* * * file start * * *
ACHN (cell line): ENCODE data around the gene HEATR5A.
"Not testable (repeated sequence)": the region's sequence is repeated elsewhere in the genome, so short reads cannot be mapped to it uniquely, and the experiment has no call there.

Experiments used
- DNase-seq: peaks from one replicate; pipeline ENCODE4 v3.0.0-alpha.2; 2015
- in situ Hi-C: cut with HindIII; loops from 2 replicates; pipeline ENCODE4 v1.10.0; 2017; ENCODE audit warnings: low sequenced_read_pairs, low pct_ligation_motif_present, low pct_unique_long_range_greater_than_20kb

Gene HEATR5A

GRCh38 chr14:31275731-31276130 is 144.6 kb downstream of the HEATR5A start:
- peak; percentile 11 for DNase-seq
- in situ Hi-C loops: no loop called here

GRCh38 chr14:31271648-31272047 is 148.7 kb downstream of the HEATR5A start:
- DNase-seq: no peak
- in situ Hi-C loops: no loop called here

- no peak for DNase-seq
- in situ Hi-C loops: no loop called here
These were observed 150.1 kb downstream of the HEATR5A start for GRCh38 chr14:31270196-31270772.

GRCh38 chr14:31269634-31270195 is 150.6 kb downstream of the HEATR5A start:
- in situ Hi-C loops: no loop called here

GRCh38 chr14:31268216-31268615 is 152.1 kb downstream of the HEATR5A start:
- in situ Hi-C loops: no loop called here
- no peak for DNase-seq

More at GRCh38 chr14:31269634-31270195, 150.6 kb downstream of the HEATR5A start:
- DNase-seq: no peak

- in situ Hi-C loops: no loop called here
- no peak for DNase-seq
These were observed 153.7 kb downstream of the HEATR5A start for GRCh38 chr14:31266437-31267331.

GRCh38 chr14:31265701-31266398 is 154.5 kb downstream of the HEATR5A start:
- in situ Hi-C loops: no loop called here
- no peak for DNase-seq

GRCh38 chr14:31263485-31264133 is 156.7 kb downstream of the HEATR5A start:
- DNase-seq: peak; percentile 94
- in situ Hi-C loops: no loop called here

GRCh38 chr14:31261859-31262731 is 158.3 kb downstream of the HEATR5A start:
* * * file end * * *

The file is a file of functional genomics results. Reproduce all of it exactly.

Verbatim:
ACHN (cell line): ENCODE data around the gene HEATR5A.
"Not testable (repeated sequence)": the region's sequence is repeated elsewhere in the genome, so short reads cannot be mapped to it uniquely, and the experiment has no call there.

Experiments used
- DNase-seq: peaks from one replicate; pipeline ENCODE4 v3.0.0-alpha.2; 2015
- in situ Hi-C: cut with HindIII; loops from 2 replicates; pipeline ENCODE4 v1.10.0; 2017; ENCODE audit warnings: low sequenced_read_pairs, low pct_ligation_motif_present, low pct_unique_long_range_greater_than_20kb

Gene HEATR5A

GRCh38 chr14:31275731-31276130 is 144.6 kb downstream of the HEATR5A start:
- peak; percentile 11 for DNase-seq
- in situ Hi-C loops: no loop called here

GRCh38 chr14:31271648-31272047 is 148.7 kb downstream of the HEATR5A start:
- DNase-seq: no peak
- in situ Hi-C loops: no loop called here

- no peak for DNase-seq
- in situ Hi-C loops: no loop called here
These were observed 150.1 kb downstream of the HEATR5A start for GRCh38 chr14:31270196-31270772.

GRCh38 chr14:31269634-31270195 is 150.6 kb downstream of the HEATR5A start:
- in situ Hi-C loops: no loop called here

GRCh38 chr14:31268216-31268615 is 152.1 kb downstream of the HEATR5A start:
- in situ Hi-C loops: no loop called here
- no peak for DNase-seq

More at GRCh38 chr14:31269634-31270195, 150.6 kb downstream of the HEATR5A start:
- DNase-seq: no peak

- in situ Hi-C loops: no loop called here
- no peak for DNase-seq
These were observed 153.7 kb downstream of the HEATR5A start for GRCh38 chr14:31266437-31267331.

GRCh38 chr14:31265701-31266398 is 154.5 kb downstream of the HEATR5A start:
- in situ Hi-C loops: no loop called here
- no peak for DNase-seq

GRCh38 chr14:31263485-31264133 is 156.7 kb downstream of the HEATR5A start:
- DNase-seq: peak; percentile 94
- in situ Hi-C loops: no loop called here

GRCh38 chr14:31261859-31262731 is 158.3 kb downstream of the HEATR5A start: